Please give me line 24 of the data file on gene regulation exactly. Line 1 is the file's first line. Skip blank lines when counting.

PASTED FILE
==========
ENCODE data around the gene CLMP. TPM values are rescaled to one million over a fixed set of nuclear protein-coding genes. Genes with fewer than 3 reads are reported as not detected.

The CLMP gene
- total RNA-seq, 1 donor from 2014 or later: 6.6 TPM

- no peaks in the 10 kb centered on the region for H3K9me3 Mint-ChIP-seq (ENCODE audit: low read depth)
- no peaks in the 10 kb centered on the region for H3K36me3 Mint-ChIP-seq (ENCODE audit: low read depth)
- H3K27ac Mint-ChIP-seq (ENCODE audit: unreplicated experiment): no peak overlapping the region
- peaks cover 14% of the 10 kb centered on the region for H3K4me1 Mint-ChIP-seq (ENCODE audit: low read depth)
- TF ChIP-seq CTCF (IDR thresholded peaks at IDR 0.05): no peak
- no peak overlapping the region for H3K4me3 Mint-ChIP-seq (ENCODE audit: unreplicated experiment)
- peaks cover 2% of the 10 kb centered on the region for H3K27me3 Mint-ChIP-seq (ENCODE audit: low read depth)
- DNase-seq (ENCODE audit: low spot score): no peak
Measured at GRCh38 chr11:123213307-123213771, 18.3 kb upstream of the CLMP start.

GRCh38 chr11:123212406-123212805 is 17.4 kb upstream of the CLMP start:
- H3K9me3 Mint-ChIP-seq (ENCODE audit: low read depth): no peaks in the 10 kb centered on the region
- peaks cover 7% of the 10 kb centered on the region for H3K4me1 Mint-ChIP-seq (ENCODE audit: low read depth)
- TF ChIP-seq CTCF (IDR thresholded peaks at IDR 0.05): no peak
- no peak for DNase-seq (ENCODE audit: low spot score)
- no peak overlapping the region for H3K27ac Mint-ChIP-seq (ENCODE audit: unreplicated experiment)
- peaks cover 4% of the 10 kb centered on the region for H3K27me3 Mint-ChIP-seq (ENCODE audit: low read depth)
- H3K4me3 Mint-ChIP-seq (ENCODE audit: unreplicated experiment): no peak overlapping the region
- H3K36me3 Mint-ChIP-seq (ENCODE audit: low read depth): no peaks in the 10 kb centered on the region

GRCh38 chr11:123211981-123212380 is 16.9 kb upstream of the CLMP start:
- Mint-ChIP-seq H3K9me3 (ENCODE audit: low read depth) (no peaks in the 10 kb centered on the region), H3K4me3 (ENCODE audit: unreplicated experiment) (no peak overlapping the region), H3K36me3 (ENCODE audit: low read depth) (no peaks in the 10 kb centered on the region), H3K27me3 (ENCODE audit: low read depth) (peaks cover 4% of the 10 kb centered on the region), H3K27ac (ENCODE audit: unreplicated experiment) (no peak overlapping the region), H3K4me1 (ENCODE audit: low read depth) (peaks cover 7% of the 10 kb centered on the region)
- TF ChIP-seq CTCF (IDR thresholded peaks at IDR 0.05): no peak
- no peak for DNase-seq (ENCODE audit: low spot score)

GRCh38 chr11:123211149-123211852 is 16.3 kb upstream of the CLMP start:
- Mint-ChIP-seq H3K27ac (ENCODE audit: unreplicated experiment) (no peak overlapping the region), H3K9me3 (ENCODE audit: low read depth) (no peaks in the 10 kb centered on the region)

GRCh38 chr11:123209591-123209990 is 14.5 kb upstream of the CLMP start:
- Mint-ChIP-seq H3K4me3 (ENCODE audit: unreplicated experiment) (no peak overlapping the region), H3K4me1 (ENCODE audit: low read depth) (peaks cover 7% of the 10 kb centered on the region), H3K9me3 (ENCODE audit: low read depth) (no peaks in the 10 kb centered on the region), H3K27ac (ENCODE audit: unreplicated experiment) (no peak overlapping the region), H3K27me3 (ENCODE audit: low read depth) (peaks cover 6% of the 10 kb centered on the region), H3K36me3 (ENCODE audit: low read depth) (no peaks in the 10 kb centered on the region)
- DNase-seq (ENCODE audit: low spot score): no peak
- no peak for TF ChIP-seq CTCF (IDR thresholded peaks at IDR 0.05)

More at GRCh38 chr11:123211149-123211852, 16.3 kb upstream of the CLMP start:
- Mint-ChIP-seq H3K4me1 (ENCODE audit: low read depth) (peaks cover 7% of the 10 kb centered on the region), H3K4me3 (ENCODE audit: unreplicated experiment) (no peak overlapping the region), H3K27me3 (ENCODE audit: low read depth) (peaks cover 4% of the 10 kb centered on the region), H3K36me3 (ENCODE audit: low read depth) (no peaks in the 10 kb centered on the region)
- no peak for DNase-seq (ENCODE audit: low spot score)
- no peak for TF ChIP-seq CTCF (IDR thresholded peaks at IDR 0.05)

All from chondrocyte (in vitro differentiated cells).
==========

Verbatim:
- TF ChIP-seq CTCF (IDR thresholded peaks at IDR 0.05): no peak